Stored Procedures and Triggers allow to implement business logic into the database. While this has many drawbacks, it can also be very useful for many reasons:
Validity rules and basic behaviour can be considered as part of the data definition, just like the column names and their types. Having the whole definition in the same place makes the definition cleaner and more maintainable.
Processing big amounts of data to produce a small result is often better done in a stored procedure. This avoids data round trip, which consumes resources in both the client and the server, as well as the network itself.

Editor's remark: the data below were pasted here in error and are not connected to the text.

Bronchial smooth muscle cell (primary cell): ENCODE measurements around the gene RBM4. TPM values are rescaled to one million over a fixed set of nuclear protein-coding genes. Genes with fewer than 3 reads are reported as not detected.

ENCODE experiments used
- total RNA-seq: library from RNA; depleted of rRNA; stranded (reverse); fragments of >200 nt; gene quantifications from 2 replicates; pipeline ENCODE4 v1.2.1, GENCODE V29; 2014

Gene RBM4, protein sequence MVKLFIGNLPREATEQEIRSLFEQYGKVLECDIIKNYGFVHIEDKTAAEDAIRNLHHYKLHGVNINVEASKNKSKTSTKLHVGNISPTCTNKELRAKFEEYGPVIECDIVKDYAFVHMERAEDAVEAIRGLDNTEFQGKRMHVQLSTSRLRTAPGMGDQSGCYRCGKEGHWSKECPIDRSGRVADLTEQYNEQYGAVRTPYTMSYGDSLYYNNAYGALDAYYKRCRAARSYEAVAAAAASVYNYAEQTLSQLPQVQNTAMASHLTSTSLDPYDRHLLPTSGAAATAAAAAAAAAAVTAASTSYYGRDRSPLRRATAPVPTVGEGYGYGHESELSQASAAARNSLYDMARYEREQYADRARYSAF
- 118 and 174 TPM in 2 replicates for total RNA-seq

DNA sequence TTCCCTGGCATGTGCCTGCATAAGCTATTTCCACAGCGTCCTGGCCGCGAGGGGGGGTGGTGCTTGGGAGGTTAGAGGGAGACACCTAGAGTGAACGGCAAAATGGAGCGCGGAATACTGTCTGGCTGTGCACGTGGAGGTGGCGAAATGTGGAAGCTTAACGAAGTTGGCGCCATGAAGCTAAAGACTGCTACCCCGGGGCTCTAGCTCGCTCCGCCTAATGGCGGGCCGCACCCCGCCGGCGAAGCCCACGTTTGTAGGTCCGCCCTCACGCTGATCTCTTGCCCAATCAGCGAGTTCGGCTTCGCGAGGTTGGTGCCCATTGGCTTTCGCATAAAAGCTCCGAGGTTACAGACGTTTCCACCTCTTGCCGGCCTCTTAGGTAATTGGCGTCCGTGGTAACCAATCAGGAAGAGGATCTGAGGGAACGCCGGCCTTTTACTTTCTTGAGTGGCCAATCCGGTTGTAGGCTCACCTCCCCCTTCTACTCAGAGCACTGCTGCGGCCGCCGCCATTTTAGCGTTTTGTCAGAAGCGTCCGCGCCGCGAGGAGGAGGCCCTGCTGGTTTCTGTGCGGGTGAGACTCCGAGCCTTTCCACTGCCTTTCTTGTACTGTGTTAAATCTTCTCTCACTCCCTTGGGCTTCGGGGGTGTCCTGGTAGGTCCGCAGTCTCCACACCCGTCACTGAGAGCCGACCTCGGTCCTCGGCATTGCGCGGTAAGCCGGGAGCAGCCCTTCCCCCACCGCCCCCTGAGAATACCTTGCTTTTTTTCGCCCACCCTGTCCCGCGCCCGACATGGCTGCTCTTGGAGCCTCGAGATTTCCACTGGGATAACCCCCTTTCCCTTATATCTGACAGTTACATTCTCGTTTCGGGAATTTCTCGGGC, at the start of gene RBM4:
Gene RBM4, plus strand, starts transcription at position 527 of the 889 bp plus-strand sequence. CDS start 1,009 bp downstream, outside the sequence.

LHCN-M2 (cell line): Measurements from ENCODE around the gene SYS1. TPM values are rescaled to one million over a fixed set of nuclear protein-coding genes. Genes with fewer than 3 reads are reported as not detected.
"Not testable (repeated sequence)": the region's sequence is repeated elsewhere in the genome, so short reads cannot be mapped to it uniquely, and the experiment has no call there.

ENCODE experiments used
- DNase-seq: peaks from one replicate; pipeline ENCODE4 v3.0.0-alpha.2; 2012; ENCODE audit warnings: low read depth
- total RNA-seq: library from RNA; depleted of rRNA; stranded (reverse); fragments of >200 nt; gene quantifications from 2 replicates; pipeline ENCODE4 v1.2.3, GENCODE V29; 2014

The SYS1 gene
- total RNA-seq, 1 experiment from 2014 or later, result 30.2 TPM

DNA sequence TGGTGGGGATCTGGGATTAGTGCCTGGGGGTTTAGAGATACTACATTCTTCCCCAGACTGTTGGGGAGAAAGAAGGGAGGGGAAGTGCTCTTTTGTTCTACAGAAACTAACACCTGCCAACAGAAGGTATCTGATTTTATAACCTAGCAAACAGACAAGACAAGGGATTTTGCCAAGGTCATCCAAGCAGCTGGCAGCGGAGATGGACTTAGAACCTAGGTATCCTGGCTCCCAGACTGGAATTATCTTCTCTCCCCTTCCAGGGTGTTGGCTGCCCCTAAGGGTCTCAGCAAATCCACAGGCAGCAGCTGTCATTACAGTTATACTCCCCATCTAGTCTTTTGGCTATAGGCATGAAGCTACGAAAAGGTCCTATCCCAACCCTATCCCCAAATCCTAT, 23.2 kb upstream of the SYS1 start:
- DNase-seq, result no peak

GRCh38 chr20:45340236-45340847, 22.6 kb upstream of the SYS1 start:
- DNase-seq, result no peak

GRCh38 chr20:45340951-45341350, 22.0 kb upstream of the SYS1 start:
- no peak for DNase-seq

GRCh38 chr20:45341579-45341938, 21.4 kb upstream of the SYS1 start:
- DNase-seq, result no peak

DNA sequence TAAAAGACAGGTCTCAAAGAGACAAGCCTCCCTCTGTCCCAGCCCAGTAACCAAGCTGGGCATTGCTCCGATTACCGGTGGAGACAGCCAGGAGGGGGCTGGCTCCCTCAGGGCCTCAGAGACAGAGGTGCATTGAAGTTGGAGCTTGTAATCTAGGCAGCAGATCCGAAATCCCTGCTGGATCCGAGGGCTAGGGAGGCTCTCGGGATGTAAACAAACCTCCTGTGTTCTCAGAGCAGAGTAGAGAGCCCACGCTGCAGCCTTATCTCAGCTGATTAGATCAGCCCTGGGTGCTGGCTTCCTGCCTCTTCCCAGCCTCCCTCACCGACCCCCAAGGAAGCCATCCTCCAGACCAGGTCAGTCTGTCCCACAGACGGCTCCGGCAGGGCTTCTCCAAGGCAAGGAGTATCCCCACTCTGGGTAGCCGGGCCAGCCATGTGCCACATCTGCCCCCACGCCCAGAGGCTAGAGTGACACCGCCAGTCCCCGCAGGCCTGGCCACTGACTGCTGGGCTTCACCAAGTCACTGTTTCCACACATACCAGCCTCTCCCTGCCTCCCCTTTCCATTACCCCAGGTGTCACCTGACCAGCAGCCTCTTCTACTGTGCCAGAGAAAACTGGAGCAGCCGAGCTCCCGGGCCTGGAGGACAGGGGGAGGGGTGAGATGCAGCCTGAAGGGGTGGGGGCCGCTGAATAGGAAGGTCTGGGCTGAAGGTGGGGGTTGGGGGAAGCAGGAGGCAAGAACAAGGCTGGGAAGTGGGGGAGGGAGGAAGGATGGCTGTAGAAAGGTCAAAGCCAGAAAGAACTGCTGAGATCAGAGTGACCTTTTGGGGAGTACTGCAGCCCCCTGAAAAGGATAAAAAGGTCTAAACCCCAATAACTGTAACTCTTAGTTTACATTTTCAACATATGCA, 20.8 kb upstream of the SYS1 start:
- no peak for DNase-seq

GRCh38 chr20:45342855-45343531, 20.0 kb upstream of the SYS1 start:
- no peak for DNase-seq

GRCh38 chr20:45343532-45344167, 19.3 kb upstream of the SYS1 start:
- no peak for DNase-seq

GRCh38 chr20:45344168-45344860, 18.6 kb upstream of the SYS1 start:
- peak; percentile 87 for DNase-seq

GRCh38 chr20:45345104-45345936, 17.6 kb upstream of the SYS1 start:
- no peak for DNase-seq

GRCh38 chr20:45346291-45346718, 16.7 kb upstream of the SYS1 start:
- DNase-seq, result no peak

Grouping sequences of queries in a procedure allows to reduce client-server communication and data round trip. Typically it also allows to write less code.
During a transaction, locks are typically held. If this is done in a stored procedure, locks are held for a shorter time.
If several applications read and write the same data, they should implement the same logic, possibly in different languages. This increases the development costs and the amount of bugs. Rules can be implemented once in the database instead.
Porting applications from one language to another is much more frequent than migrating from one database type to another. Stored procedures have a longer life than typical applications.
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